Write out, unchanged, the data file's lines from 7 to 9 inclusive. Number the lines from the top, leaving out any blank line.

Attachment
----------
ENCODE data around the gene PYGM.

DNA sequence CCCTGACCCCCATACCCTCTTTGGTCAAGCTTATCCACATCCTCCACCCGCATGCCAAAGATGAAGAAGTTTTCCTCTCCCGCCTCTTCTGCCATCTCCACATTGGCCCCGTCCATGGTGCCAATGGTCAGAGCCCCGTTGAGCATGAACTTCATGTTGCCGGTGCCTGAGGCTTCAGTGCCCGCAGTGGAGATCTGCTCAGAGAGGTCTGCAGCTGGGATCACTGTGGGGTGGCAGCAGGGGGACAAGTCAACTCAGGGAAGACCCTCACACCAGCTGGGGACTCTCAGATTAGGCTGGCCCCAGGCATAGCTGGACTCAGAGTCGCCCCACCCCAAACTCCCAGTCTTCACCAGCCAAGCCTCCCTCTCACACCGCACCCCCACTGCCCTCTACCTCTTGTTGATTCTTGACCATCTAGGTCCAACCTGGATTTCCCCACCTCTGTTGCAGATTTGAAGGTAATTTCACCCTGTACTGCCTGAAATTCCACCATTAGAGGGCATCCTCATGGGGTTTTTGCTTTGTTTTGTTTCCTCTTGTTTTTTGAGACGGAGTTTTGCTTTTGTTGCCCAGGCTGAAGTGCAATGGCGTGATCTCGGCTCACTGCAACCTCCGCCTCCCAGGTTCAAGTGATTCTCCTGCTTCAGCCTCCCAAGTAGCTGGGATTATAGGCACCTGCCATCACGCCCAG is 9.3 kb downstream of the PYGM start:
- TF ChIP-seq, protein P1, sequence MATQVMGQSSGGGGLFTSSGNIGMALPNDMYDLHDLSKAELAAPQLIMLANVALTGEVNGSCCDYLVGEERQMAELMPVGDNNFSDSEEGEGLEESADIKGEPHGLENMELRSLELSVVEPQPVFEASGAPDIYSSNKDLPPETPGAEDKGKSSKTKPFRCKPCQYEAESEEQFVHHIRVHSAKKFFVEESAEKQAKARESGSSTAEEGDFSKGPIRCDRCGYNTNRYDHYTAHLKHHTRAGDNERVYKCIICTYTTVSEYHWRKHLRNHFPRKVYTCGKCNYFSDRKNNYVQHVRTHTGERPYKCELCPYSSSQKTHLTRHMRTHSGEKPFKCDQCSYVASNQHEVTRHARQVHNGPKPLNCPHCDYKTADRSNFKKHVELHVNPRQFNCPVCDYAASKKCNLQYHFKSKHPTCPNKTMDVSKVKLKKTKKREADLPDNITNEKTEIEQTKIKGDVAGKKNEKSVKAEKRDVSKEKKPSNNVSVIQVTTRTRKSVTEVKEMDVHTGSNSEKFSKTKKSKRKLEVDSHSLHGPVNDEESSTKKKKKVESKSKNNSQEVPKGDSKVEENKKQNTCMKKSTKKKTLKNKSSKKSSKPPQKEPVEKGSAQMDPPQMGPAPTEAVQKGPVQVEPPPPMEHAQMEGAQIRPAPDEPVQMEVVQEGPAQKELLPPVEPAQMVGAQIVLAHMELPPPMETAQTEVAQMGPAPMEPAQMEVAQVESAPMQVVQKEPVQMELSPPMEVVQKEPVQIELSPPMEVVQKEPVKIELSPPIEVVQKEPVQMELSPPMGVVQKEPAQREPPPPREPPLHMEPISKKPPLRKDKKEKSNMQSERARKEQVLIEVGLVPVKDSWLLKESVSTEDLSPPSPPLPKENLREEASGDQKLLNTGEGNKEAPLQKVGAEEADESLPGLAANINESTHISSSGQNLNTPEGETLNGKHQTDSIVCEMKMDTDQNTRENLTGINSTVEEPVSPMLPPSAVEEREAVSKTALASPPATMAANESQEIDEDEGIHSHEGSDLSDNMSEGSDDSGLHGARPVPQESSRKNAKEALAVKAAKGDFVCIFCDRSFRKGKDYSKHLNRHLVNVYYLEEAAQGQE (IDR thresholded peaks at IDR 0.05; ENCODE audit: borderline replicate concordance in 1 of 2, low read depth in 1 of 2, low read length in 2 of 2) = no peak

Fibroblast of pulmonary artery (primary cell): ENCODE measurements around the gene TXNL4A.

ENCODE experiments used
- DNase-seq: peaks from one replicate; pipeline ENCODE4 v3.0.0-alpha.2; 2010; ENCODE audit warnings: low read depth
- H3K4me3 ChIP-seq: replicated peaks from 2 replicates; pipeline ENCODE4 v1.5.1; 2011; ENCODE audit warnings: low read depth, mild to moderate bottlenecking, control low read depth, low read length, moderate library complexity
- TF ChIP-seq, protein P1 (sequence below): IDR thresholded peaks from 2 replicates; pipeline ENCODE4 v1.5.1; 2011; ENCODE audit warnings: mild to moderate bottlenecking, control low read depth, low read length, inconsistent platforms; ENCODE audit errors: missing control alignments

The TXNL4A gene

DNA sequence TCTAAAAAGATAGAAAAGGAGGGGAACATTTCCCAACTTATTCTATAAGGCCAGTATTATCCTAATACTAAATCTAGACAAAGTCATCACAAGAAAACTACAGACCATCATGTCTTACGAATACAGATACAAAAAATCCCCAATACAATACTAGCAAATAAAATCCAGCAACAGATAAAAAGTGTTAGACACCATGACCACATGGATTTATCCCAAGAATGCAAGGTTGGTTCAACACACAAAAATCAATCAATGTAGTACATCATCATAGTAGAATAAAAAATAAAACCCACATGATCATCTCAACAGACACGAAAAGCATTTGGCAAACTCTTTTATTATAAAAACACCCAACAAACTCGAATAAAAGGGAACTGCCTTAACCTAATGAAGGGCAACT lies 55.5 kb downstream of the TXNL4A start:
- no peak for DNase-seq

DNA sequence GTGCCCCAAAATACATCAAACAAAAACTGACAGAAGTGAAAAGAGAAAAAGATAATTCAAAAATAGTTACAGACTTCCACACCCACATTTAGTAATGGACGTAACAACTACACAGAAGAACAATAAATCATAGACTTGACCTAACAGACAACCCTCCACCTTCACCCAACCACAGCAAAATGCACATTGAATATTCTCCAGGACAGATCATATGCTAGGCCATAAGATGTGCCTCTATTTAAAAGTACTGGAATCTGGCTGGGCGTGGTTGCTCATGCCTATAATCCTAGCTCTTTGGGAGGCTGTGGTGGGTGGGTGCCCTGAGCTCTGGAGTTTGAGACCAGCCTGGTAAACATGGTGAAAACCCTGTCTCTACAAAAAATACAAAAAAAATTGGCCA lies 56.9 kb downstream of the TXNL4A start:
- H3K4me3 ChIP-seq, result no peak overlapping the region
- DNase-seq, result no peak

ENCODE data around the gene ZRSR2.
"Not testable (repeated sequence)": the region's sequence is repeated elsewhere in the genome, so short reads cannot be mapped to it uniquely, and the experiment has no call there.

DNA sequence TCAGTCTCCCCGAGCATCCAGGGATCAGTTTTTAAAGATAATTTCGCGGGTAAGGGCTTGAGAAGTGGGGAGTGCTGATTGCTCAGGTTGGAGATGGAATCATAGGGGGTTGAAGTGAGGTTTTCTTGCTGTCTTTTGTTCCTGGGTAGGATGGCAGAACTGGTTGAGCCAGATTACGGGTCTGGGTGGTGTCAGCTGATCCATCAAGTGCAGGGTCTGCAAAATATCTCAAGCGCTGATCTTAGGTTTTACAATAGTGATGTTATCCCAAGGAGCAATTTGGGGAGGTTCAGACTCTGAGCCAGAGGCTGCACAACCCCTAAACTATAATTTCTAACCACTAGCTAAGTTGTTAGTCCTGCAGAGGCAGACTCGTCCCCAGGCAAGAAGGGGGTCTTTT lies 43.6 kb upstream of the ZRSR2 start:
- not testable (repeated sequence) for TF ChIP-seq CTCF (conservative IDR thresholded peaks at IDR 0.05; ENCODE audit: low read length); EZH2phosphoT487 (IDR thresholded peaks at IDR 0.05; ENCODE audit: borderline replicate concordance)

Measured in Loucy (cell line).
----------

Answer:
- H3K4me3 ChIP-seq: replicated peaks from 2 replicates; pipeline ENCODE4 v1.5.1; 2011; ENCODE audit warnings: low read depth, mild to moderate bottlenecking, control low read depth, low read length, moderate library complexity
- TF ChIP-seq, protein P1 (sequence below): IDR thresholded peaks from 2 replicates; pipeline ENCODE4 v1.5.1; 2011; ENCODE audit warnings: mild to moderate bottlenecking, control low read depth, low read length, inconsistent platforms; ENCODE audit errors: missing control alignments

The TXNL4A gene